Given CBS' reliance on crime procedurals, the network has come perilously close to exhausting variations on serial killers and other reasons why our mothers warned, "Don't talk to strangers." In that respect, Jerry Bruckheimer's latest Eye hour is customarily slick but actually finds a more intriguing target -- crimes perpetrated by those near and dear to the victims.
Given CBS’ reliance on crime procedurals, the network has come perilously close to exhausting variations on serial killers and other reasons why our mothers warned, “Don’t talk to strangers.” In that respect, Jerry Bruckheimer’s latest Eye hour is customarily slick but actually finds a more intriguing target — crimes perpetrated by those near and dear to the victims. Although the title is less biting than original moniker “American Crime,” series represents a harder-edged version of former slot occupant “Judging Amy” that should nab a respectable audience, even against the toughest “Law & Order” in town and ABC’s relocated “Boston Legal.”
Fresh off her comedic turn in the short-lived “Committed,” Jennifer Finnigan is the latest in a line of hard-charging femme prosecutors, albeit with the same twist that has helped NBC’s “Medium” take root. That’s because when her character Annabeth Chase isn’t putting away bad guys, she’s juggling the strictures of being a working mom with a baby, creating little indignities like having to keep her breast milk in the public fridge.
Annabeth doesn’t receive much sympathy from her boss (John Carroll Lynch), who urges her, post-maternity leave, to “start thinking like a prosecutor again.” Ditto for her ambitious colleague Maureen (Kimberly Elise), who has reaped certain professional advantages from staying off the baby track.
Series creator Jim Leonard doesn’t go much for French pastry, as it were, in the nothing-fancy premiere, in which Annabeth begins prosecuting a mom who apparently set her house on fire with the kids inside, only to quickly shift to the husband, who had imprisoned the entire family. As such, there are kids in jeopardy — a manipulative staple of the genre — in slow-motion yet, just to pound the point home.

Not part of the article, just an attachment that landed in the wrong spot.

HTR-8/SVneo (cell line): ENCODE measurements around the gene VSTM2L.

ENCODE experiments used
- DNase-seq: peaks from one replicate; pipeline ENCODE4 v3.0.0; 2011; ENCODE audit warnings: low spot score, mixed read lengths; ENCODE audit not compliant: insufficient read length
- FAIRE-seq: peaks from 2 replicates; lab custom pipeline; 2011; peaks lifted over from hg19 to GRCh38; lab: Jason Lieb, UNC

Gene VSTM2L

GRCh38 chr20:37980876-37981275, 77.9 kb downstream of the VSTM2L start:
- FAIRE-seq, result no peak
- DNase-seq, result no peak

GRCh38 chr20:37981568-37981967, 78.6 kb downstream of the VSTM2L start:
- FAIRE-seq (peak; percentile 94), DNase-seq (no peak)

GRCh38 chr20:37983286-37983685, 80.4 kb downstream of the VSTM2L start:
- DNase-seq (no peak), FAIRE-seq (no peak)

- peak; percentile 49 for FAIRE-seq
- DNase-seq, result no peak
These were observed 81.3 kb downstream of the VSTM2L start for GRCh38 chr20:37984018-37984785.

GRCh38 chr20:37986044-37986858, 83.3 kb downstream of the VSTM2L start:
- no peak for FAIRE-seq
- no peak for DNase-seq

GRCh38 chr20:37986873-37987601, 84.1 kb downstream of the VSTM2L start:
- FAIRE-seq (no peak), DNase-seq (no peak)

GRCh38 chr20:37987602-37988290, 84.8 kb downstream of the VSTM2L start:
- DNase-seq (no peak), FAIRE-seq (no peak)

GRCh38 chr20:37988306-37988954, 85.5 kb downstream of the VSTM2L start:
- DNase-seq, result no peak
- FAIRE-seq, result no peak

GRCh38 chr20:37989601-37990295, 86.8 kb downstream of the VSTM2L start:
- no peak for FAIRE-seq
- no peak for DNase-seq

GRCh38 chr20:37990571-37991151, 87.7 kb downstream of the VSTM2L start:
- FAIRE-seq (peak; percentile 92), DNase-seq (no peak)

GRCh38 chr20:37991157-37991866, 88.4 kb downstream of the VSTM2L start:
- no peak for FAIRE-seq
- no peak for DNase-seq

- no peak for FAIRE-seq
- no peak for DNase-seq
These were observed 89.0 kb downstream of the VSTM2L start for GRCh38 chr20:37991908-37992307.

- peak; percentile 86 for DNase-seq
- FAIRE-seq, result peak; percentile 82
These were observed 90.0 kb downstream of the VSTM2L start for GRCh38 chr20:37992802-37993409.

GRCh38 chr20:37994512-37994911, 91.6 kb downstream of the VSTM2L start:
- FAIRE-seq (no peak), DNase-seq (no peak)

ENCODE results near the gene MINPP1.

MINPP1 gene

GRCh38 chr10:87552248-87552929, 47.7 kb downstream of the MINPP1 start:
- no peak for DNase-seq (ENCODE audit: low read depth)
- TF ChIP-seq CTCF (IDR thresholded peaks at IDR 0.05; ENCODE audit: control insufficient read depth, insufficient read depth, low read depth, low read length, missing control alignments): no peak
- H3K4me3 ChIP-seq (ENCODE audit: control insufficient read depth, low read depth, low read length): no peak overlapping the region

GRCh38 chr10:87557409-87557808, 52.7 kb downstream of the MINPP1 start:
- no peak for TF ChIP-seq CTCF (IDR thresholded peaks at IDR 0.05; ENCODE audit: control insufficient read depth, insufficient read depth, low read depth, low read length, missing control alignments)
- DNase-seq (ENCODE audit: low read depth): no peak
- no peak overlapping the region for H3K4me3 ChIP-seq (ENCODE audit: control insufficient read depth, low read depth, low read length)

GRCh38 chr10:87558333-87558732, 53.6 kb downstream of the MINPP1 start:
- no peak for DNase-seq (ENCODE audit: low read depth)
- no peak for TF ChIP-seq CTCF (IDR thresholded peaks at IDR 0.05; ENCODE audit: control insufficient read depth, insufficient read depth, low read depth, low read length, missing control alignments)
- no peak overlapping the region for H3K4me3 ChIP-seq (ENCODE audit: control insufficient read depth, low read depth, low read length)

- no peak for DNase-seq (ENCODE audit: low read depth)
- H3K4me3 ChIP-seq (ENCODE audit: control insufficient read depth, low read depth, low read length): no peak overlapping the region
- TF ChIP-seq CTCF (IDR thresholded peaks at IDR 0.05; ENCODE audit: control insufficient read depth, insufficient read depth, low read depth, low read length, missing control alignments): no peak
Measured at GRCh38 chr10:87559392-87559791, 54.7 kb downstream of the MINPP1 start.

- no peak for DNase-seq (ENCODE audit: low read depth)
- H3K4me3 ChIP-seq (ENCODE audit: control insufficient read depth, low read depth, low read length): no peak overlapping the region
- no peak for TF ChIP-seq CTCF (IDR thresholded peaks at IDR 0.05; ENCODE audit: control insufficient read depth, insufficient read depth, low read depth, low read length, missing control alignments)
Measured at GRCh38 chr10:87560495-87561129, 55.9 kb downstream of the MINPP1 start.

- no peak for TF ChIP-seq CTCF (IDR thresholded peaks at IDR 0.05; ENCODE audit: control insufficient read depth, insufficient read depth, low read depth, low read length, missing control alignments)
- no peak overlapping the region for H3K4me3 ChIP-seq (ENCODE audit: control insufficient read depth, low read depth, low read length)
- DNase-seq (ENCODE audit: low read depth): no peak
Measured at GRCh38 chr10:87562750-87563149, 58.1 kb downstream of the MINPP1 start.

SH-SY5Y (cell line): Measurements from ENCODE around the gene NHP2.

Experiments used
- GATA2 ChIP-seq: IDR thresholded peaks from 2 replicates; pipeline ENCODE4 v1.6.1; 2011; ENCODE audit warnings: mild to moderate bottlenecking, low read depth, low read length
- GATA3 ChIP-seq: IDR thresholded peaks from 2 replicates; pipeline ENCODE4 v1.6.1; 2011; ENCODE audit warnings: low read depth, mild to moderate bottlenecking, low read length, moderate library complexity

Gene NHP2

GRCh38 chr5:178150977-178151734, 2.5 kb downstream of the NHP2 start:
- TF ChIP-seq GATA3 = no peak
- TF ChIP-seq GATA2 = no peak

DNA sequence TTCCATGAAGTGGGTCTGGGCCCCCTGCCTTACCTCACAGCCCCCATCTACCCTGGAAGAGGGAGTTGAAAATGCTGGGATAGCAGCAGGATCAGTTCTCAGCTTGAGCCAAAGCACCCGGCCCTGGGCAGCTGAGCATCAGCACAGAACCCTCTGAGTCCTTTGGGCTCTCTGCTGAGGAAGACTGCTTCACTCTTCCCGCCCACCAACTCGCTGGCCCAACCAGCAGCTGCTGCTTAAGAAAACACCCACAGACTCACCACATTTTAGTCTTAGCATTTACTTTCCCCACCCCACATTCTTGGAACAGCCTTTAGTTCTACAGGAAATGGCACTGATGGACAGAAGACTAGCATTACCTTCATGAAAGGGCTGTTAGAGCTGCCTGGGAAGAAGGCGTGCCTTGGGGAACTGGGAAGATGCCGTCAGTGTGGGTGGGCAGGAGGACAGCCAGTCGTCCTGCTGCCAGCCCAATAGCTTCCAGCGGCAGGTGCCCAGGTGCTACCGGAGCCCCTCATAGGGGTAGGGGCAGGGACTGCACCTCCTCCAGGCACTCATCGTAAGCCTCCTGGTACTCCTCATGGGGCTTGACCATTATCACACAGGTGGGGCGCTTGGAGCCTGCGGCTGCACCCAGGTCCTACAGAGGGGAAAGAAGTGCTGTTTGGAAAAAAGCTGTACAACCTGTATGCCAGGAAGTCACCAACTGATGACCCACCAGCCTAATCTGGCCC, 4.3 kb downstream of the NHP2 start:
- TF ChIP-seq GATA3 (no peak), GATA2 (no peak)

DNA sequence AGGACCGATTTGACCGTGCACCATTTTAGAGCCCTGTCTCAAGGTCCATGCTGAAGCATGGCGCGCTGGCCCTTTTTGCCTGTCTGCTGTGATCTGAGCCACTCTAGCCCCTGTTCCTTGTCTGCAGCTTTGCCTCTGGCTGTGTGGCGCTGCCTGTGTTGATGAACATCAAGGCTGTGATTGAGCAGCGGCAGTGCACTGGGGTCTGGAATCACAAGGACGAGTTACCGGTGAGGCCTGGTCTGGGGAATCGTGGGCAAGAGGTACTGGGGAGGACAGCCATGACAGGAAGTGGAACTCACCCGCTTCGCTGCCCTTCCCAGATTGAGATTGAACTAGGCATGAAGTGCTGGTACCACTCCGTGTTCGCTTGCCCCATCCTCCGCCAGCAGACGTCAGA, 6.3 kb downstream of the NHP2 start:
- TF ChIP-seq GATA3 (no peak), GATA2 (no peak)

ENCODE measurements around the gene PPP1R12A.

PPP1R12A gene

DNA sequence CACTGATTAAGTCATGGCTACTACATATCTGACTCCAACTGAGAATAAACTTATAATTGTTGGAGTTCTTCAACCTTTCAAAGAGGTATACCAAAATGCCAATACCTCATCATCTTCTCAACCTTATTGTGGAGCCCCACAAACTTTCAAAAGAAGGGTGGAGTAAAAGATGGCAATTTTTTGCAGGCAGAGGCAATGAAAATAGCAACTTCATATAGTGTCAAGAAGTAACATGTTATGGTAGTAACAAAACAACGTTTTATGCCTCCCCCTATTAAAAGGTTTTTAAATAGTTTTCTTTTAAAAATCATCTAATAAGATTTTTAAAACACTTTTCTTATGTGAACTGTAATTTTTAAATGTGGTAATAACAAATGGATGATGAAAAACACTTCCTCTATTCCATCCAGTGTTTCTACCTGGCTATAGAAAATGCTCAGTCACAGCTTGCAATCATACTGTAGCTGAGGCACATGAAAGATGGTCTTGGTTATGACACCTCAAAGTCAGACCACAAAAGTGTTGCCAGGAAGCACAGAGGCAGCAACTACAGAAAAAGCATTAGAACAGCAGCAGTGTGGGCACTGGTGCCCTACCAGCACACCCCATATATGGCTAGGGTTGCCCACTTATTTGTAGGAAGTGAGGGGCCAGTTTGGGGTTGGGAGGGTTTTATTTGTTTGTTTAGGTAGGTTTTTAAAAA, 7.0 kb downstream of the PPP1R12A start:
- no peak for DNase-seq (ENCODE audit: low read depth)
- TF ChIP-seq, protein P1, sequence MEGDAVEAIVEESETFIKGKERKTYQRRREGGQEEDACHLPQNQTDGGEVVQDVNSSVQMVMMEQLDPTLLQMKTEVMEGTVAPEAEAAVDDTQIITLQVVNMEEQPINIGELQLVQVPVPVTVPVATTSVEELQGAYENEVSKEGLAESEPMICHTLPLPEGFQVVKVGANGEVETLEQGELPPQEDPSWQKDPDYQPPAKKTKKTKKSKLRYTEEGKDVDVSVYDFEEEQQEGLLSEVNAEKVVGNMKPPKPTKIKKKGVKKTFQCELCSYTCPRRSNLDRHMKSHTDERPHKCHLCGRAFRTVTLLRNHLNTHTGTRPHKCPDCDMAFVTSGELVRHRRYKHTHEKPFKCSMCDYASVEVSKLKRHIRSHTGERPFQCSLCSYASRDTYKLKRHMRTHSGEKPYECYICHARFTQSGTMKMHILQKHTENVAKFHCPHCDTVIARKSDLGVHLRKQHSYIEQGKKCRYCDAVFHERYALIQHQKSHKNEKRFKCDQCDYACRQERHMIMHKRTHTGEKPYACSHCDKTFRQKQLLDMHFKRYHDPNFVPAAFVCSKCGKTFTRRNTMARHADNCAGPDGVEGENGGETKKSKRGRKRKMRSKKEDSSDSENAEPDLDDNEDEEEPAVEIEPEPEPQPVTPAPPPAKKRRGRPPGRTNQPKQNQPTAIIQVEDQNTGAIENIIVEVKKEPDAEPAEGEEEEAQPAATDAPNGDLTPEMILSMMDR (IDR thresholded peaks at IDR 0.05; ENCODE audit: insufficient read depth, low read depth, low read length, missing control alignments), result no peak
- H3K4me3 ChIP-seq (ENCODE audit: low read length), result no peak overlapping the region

Still, there is some effort to soften the central character — a “Fry ’em all” pro-justice type who can go have a cry in the bathroom. And from a thematic standpoint, in the wake of the Scott Peterson, Mark Hacking and Susan Smith cases, the notion of crime suspects starting “close to home” does possess an element of realism that eludes those dramas where serial killers are as common as hot dog vendors.
Finnigan, meanwhile, is appealing enough to sell the requisite mix of attributes, and if CBS has demonstrated anything with its lineup of crime fighters, being heavy-handed isn’t necessarily detrimental to one’s commercial prospects.
In that respect, “Close to Home” lives up and down to its title — staying very close to what’s worked for CBS before. On the bright side, those who have grown afraid of the outside world will have less reason to fear the unlikely prospect of being victimized in a sadistic, arbitrary fashion. Now they can transfer that anxiety to perps with a higher degree of probability — their families, friends and neighbors.